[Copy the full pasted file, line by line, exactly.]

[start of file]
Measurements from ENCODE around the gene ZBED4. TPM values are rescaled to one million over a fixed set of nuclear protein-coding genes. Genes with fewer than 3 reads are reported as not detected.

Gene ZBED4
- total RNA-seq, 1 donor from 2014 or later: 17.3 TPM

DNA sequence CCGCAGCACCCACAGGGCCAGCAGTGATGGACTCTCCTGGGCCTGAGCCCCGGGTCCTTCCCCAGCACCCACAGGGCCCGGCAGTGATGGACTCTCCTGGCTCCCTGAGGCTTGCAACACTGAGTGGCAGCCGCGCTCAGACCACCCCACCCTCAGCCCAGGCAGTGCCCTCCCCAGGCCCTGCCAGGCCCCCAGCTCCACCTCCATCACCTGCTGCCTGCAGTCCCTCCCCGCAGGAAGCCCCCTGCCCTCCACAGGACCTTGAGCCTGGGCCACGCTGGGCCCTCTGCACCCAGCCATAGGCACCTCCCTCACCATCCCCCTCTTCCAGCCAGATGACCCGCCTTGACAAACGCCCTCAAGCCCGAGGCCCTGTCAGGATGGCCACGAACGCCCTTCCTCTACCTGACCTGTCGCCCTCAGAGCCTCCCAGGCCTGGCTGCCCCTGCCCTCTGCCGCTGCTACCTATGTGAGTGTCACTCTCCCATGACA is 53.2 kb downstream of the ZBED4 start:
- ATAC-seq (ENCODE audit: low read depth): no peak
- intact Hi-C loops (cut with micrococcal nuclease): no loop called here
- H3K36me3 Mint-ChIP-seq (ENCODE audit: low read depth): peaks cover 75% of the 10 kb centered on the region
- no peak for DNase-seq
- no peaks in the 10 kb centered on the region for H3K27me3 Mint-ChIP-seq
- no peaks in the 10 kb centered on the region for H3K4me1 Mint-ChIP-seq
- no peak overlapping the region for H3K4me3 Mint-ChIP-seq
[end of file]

Measurements from ENCODE around the gene ZBED4. TPM values are rescaled to one million over a fixed set of nuclear protein-coding genes. Genes with fewer than 3 reads are reported as not detected.

Gene ZBED4
- total RNA-seq, 1 donor from 2014 or later: 17.3 TPM

DNA sequence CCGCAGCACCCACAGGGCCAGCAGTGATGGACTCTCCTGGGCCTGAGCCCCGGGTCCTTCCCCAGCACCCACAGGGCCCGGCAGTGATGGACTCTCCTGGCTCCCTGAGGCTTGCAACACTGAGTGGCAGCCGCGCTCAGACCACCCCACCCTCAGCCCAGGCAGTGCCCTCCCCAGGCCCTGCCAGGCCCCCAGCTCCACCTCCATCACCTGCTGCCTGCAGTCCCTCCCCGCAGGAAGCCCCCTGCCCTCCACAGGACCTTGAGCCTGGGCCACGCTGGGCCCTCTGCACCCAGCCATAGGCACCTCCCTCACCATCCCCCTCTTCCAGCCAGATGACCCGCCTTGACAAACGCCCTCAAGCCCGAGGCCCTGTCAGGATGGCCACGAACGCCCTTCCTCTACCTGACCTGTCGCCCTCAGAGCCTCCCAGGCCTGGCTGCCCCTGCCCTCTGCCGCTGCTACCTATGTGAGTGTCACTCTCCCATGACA is 53.2 kb downstream of the ZBED4 start:
- ATAC-seq (ENCODE audit: low read depth): no peak
- intact Hi-C loops (cut with micrococcal nuclease): no loop called here
- H3K36me3 Mint-ChIP-seq (ENCODE audit: low read depth): peaks cover 75% of the 10 kb centered on the region
- no peak for DNase-seq
- no peaks in the 10 kb centered on the region for H3K27me3 Mint-ChIP-seq
- no peaks in the 10 kb centered on the region for H3K4me1 Mint-ChIP-seq
- no peak overlapping the region for H3K4me3 Mint-ChIP-seq